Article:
The Socialist 26 September 2012
Action against austerity
Them & Us
One rule for plebs...
Andrew Mitchell, the government chief whip who ranted at the police officer outside Downing Street has so far resisted calls to resign, but his lack of punishment puts into stark contrast the very different treatment the rich receive from the police compared to the rest of us.
Only last year 18 year old Ricky Gemmell was sentenced to four months in youth custody for 'ranting and swearing' at a policeman in Manchester.
Busk for jobs
All politicians are desperate to appear to have the solution to youth unemployment: low-paid apprenticeships, unpaid work experience, private sector investment.
But Tory MP Damian Collins has a unique addition to the ideas - busking. At a Channel 4 Battlefront youth unemployment event, he said that it's better for young people to leave school at 16 and work rather than stay in further education.
When challenged that many young people can't afford to travel to look for jobs, he recounted a story of an old colleague busking to raise his train fare.
Presumably not a problem for Collins who attended the private boarding school, Belmont Abbey and graduated from St Benet's Hall, Oxford.
Tony Blair has extended the period of his contract as advisor to the government of Kazakhstan to two years - running to a total fee of £16 million.
Apparently Blair's business will advise on public procurement, regulatory reform, decentralisation and green growth.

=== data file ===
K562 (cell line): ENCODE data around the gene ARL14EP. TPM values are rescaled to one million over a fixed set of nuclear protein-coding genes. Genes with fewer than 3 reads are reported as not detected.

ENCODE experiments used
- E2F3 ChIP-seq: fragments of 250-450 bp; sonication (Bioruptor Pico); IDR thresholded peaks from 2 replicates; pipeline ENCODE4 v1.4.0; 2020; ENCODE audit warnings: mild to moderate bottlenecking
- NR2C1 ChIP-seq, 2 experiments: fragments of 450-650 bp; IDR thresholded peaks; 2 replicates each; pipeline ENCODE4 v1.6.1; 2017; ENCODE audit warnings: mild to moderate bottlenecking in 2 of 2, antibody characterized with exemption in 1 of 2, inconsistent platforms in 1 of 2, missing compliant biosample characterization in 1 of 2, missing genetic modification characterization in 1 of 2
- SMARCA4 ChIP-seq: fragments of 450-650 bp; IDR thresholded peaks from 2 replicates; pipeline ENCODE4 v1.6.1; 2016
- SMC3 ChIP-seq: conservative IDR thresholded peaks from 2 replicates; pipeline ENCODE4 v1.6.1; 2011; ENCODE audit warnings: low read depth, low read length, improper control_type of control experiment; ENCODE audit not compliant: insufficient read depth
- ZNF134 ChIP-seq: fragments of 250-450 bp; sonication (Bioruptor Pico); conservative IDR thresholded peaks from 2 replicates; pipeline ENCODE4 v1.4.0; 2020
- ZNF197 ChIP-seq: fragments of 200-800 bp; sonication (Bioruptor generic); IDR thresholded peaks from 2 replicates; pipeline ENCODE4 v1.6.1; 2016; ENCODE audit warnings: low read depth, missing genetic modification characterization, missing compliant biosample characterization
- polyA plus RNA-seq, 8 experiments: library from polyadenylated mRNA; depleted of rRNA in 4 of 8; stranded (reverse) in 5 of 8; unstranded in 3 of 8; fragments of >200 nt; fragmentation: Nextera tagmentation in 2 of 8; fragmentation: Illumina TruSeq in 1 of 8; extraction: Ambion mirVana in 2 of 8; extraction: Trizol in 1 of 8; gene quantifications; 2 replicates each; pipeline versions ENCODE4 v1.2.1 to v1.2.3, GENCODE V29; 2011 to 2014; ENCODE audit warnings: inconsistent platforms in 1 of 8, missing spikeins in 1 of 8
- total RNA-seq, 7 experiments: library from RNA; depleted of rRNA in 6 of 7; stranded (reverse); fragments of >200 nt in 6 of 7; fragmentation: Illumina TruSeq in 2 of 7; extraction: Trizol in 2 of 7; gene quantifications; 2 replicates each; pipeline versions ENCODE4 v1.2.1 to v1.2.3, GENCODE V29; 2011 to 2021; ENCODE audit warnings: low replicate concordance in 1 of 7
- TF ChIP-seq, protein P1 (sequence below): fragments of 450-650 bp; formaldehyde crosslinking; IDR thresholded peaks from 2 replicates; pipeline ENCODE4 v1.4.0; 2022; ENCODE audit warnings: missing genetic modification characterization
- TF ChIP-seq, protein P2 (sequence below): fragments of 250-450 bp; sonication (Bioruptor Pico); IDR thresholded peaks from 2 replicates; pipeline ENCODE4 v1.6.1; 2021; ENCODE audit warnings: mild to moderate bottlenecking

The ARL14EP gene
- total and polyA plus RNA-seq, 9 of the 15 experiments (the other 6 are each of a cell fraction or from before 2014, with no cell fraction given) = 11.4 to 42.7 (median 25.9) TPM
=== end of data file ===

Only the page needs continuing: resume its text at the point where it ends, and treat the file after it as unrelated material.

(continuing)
It's unsurprising that Blair seems unbothered by Kazakh president Nazarbayev regime's history of corruption and repression of workers' struggles, including the massacre of up to 100 oil workers in December 2011.
In fact Blair has praised Nazarbayev for the "toughness necessary to take the decisions to put the country on the right path".
Spy to success
22% growth in sales in 12 months is an unusual thing to hear about at the moment but that's exactly what Panztel has managed.
What's their golden egg? A product called eziTracker which they describe as a "remote workforce monitoring service".
That is, a system for bosses to spy on low-paid, insecure workers like cleaners - presumably to enable easier bullying.
Wonga, the pay-day loan company, saw its profits almost treble last year to £45.8 million. The number of people seeking a loan from Wonga to bridge the gap between stagnant wages and rocketing bills and food prices, has quadrupled.
With an interest rate of 4,214% APR, Wonga and companies like it trap people in a poverty cycle for years.
In this issue
Fightback against austerity
Socialist Party feature
International socialist news and analysis
Socialist Party news and analysis
Socialist Party workplace news
Socialist Party reports and campaigns